Yesterday, Yahoo announced that it was shutting down the internet's weirdest repository of questions, Yahoo Answers. After having a good run for 16 years, the site will be inaccessible from May 4.
For me, Yahoo Answers was more than an outlet with weird questions like “how is babby formed?” or “Is it okay to boil headphones?” I come from the land of Kama Sutra, and as exotic as that sounds, my country isn’t very fond of promoting sex education in schools. Sex is still a taboo subject for many of us; it’s mostly seen as a “private matter”. Sex-ed has often been brushed aside in India because it will have a “negative impact on children”.
This meant that my prepubescent self had a ton of questions that would usually leave the adults around me horrified. At one point, a friend’s mother had asked the teenage me to stop talking to her daughter because I was “educating” her about sex. I mean, isn’t that good? I was practically doing what our government was supposed to do for free. I deserved some credit for that.
My questions were simple ones anyone nearing puberty would have, ranging from “Why am I growing hair in my armpits?” to “When am I supposed to get my period?” and “Why don’t boys get periods?” These questions didn’t get a response every time I posted. But to my last question, someone responded, “Because they don’t have a uterus lol”. But what the fuck was a uterus? My 11-year-old brain did not know, and Google search results were filled with technical terms I didn’t understand.
Thanks to the first (and last) sex education session in my school with a sanitary napkin company, I found out what a uterus was. In front of us, there was a diagram of the uterus with the fallopian tubes joining it like two horns. I remember the instructor saying something about eggs releasing from the ovary and I thought to myself, “Eggs are laid by birds and chickens, what the hell are they in my body for?” I now had more questions.
The diagram didn’t look like any of the body parts and internal organs I knew. Our school books had illustrations of the heart, lungs, kidneys, and brain but what is this hammerhead shark-like thing inside my body? And why didn’t boys have it?
I logged on to Yahoo Answers again, but before I could type out my questions, I found people with the same bewildering queries. A 12-year-old girl from Bangladesh had the same doubts but her questions had been silenced by her teachers with a whip. She was made to sit apart from the rest of her classmates lest she “pollute” their mindsets. The comments were no longer about why boys didn’t have a uterus; they were messages of love and solidarity from people around the world.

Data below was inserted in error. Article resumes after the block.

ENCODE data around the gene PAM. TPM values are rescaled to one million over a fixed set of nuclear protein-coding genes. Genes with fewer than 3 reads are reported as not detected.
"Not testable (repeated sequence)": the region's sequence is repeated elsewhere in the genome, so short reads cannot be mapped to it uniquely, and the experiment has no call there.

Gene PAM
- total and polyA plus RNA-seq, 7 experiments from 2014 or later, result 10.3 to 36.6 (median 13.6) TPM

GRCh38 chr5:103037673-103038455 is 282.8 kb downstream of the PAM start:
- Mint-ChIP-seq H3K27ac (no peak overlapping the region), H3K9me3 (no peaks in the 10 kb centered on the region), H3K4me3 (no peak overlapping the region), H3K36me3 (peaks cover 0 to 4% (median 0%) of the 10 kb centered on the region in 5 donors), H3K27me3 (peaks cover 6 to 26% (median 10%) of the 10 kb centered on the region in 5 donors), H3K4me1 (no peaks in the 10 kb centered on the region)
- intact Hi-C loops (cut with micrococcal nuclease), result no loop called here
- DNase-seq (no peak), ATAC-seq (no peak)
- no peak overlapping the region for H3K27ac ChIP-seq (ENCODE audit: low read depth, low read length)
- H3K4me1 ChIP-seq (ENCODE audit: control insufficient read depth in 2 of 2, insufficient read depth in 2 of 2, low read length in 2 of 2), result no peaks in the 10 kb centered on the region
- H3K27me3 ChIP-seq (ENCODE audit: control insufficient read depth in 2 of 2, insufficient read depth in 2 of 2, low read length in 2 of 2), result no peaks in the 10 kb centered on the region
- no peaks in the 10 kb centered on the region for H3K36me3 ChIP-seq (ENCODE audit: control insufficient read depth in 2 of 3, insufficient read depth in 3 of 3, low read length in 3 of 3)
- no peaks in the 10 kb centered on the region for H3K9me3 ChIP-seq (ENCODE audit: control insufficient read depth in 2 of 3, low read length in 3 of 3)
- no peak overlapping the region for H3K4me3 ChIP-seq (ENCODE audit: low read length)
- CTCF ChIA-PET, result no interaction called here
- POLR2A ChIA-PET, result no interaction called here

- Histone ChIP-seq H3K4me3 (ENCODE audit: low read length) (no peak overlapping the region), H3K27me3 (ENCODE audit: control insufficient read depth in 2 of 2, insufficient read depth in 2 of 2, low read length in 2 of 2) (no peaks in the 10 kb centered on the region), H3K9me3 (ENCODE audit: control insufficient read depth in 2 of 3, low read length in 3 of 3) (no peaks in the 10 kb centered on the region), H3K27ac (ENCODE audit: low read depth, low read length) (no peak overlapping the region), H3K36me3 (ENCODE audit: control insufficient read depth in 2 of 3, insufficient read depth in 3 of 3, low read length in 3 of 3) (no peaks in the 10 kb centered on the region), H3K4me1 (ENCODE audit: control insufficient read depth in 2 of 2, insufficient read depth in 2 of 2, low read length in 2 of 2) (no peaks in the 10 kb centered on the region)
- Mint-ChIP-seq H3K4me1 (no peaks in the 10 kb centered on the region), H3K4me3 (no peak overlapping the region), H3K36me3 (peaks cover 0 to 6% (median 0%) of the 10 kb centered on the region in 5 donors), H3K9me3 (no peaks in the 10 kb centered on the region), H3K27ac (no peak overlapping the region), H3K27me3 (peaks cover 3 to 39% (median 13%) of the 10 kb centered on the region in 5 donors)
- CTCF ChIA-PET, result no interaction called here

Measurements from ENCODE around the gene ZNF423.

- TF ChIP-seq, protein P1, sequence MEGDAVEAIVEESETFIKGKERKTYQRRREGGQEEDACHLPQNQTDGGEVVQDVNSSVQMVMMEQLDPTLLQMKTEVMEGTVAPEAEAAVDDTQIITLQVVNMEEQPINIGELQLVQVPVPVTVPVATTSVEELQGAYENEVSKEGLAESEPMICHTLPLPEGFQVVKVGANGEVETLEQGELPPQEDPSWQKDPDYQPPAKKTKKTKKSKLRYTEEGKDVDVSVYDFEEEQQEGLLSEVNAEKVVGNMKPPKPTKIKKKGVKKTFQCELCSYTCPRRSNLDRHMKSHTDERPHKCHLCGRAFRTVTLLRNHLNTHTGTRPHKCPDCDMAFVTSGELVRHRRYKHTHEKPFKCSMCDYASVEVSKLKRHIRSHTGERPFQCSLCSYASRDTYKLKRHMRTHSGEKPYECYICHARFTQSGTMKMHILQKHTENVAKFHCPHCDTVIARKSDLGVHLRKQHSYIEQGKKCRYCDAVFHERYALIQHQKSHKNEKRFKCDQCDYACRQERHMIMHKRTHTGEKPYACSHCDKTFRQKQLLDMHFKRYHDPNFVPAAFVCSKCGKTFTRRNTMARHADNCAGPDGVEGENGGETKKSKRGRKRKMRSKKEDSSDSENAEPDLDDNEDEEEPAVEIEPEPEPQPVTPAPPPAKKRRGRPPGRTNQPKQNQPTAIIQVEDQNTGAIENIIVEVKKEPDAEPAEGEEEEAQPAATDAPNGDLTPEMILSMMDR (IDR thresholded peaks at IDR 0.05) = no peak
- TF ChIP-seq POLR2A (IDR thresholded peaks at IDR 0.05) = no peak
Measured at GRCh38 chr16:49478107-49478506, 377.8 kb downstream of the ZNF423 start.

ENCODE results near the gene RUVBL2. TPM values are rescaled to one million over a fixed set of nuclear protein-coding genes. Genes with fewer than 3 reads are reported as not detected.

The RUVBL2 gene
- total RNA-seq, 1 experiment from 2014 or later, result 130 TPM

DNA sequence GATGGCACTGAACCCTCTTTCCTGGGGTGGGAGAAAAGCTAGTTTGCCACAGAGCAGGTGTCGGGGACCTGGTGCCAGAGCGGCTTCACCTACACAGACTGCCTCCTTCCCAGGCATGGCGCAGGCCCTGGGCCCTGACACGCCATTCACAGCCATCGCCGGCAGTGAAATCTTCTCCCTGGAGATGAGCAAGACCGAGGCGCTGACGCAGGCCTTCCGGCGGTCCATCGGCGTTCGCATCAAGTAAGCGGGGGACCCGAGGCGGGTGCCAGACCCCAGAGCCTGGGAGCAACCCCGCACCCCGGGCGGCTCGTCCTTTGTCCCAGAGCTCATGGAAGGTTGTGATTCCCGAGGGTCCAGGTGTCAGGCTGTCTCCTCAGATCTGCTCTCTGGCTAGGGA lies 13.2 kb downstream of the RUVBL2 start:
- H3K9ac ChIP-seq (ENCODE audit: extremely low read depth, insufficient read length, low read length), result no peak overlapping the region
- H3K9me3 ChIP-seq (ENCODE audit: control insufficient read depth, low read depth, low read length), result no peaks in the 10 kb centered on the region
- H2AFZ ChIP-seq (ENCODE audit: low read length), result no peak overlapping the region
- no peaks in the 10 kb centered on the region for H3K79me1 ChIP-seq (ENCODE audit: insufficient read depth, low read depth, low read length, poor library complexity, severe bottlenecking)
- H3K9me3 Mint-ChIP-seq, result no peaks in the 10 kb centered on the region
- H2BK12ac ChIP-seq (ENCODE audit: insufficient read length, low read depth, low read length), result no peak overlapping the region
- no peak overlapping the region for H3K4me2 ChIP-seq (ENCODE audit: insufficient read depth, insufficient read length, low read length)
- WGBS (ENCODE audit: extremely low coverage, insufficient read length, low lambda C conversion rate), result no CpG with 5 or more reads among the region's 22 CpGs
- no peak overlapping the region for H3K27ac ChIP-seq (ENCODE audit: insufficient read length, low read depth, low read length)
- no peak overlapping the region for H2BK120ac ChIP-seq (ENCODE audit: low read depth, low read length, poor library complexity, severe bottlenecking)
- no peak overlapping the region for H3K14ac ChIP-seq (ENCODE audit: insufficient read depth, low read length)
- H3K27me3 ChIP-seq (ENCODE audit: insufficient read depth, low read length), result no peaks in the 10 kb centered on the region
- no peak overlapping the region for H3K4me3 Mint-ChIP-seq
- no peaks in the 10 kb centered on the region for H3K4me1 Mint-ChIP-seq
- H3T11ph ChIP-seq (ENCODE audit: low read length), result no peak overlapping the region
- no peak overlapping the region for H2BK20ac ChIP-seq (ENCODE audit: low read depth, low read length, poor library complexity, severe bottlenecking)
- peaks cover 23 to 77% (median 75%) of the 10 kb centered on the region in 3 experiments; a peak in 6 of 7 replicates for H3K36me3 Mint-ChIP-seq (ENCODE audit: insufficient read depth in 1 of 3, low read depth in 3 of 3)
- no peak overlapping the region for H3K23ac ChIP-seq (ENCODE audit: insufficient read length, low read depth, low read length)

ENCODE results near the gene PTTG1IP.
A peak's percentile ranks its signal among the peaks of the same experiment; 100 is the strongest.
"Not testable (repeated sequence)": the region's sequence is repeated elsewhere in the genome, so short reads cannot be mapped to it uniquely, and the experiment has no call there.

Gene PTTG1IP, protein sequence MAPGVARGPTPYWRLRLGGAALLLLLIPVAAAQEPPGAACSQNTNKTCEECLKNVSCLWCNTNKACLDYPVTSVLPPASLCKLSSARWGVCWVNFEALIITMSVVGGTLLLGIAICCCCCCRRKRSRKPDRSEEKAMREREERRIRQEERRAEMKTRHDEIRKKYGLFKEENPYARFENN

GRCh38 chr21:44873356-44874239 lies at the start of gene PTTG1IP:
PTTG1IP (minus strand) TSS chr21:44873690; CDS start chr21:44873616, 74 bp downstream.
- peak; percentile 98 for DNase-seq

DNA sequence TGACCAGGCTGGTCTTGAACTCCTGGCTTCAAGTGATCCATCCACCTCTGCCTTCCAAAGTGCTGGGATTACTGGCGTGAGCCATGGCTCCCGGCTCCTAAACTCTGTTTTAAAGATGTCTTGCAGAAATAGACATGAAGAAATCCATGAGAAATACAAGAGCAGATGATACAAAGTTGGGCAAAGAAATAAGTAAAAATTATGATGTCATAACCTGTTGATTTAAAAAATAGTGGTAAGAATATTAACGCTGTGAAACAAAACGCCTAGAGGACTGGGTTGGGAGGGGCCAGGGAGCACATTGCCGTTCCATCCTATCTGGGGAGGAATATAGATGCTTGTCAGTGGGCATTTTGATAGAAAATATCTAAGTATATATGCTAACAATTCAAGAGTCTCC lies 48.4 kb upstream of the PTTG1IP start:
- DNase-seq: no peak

Before Yahoo Answers came around to sex ed me, films and music videos on MTV and Vh1 made me believe that sex was getting naked and kissing under pristine white sheets. The sheets in my home didn’t look anything like that but now I had a bigger problem—what even was the condom that everyone seemed to giggle about? Confused but determined to find an answer, I typed “condom” on the Yahoo Answers search bar, and what I found changed the way I saw sex. There were calls for help (“My boyfriend said he forgot to put a condom on, am I pregnant?”) or genuine confusion (“Should I wear two condoms to stay extra protected?”). This did lead to even more questions but not like that was a bad thing out here.
Other learning resources for my sex education were a newspaper column run by a sexologist, reports in the newspaper on sexual violence, and music videos. Yahoo Answers bridged the gaps in between. I’m not saying that this site even remotely helped me have a full understanding of sex safety and my body. My younger self deserved to have all questions answered with proper guidance instead of jokes and trolls online. But at least it worked as a space to go back to time and again, even if it meant coming back with even more questions.
I stopped using the site around 2012 but the ghost of Yahoo Answers followed me well into my teenage years. During a conversation with my now ex-boyfriend, he said milk comes out of boobs when a girl cums. “No, it does not.” I said, making a mental note to write to the government demanding better sex-ed. “Yes it does,” his 16-year-old self insisted. “I saw it on Yahoo Answers, babe.”
Yahoo Answers gave girls like me answers for questions we were not told to ask, questions which made adults around us jump and ask, “Who is teaching you this nonsense?” It brought me closer to a community of people who were just as confused as I was. It may have been a weird place, but it also gave space to my equally weird questions.
Follow Jaishree on Twitter and Instagram.